A worried client called to ask if I could look at a contract for them. They’d entered into the agreement without taking legal advice and were now worried that they weren’t going to be able to deliver the services within the requested timescales. I don’t usually review agreements where there is any possibility of a dispute but on this occasion I agreed to have a quick look. I sat down with the client and went through my usual list of questions:

– What have you agreed to do;
– When will you do it by;
– Who are you providing the services to;
– How and when will you be paid.

Once I had the background I looked at the agreement my client had signed. The services my client had described weren’t included in the agreement, there were no timescales and the charges set out bore no relation to the way the services were being provided. My client explained that a lot of the detail of the agreement entered into had been settled through emails and on the day I was called there had been an acrimonious telephone conversation between my client and the customer and my client was no longer sure the contract was a good idea.

I looked at the termination clause and either party could terminate the agreement at any time by giving one months notice. I advised my client to serve notice as soon as possible and also warned my client that there was no clause stating that when notice was served rights to payment for work done would survive and accrue beyond the termination date.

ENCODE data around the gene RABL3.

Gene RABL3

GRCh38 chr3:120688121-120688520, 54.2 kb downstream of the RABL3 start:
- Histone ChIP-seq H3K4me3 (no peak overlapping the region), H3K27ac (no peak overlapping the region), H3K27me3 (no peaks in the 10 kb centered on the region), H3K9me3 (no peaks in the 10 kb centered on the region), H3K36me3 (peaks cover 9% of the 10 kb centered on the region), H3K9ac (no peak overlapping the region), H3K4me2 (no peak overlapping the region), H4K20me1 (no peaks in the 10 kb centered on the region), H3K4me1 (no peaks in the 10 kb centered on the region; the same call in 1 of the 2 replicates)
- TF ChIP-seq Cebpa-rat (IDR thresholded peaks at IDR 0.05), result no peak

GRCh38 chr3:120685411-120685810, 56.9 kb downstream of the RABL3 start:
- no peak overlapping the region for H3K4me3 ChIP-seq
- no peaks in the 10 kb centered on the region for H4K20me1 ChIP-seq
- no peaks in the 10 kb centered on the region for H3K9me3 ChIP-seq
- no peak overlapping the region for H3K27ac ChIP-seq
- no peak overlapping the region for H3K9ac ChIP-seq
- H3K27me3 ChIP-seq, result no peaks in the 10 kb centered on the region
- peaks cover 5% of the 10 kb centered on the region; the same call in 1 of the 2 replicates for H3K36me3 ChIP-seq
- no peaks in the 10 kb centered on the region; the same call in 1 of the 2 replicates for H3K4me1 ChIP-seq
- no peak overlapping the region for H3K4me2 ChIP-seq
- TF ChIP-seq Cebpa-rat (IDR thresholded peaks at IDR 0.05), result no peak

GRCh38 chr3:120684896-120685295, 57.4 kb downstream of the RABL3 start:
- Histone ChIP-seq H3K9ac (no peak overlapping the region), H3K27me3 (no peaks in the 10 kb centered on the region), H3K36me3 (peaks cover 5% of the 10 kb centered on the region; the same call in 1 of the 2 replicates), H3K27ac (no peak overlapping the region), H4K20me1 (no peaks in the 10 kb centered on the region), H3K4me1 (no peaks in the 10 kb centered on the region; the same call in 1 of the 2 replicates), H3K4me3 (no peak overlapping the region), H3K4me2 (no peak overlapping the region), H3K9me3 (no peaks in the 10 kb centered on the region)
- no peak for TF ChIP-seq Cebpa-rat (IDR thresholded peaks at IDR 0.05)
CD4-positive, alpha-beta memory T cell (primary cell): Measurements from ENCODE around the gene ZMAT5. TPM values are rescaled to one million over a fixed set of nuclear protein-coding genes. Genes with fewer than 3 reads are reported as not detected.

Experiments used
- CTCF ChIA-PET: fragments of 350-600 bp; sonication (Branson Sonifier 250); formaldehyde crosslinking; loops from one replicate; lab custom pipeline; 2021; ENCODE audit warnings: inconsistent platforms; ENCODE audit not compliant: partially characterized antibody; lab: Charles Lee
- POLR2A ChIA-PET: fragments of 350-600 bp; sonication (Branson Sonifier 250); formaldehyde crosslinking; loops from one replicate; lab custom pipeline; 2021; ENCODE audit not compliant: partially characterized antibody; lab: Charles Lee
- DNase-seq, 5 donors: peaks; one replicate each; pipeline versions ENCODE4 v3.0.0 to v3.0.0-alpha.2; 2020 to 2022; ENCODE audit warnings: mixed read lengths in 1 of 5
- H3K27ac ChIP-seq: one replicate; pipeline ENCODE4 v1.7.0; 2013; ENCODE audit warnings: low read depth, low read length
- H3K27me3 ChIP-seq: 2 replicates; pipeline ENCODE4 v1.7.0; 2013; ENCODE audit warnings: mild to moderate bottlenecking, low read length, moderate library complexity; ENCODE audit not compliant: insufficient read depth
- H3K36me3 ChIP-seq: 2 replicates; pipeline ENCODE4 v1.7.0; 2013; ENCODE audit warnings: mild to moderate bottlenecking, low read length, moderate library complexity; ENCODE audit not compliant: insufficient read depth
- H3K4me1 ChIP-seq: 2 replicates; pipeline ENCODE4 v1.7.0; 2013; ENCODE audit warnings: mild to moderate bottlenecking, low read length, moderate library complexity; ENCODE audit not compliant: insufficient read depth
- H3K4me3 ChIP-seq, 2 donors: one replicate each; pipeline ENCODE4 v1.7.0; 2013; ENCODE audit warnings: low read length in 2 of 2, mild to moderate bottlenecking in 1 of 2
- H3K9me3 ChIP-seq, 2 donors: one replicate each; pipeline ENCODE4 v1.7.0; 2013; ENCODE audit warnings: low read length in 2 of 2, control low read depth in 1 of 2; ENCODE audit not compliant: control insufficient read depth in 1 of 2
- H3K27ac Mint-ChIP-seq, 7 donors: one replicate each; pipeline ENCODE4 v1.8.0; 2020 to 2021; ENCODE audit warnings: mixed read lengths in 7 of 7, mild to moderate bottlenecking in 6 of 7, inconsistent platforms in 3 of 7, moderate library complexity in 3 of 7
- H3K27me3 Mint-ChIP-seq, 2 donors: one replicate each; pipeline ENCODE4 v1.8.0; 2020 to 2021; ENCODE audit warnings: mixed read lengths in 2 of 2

The supposed contract was a litigator’s dream and could have kept lawyers happily billing their clients and arguing between themselves for months. My client went off to serve notice and to walk away from it comfortable in the knowledge that they hadn’t really lost out by entering into it. The customer who had initially provided the agreement has been left without the service.

I appreciate that some clients can’t afford to have every contract provided to them reviewed by a lawyer but please don’t sign anything unless you’re happy that it properly describes the goods and/or services you either want or will provide, sets out timescales for delivery which both parties are happy can be achieved and sets out an proper pricing schedule and procedure for payment at the very least. If you’re negotiating a contract which is crucial to your business then please consider getting appropriate legal advice.

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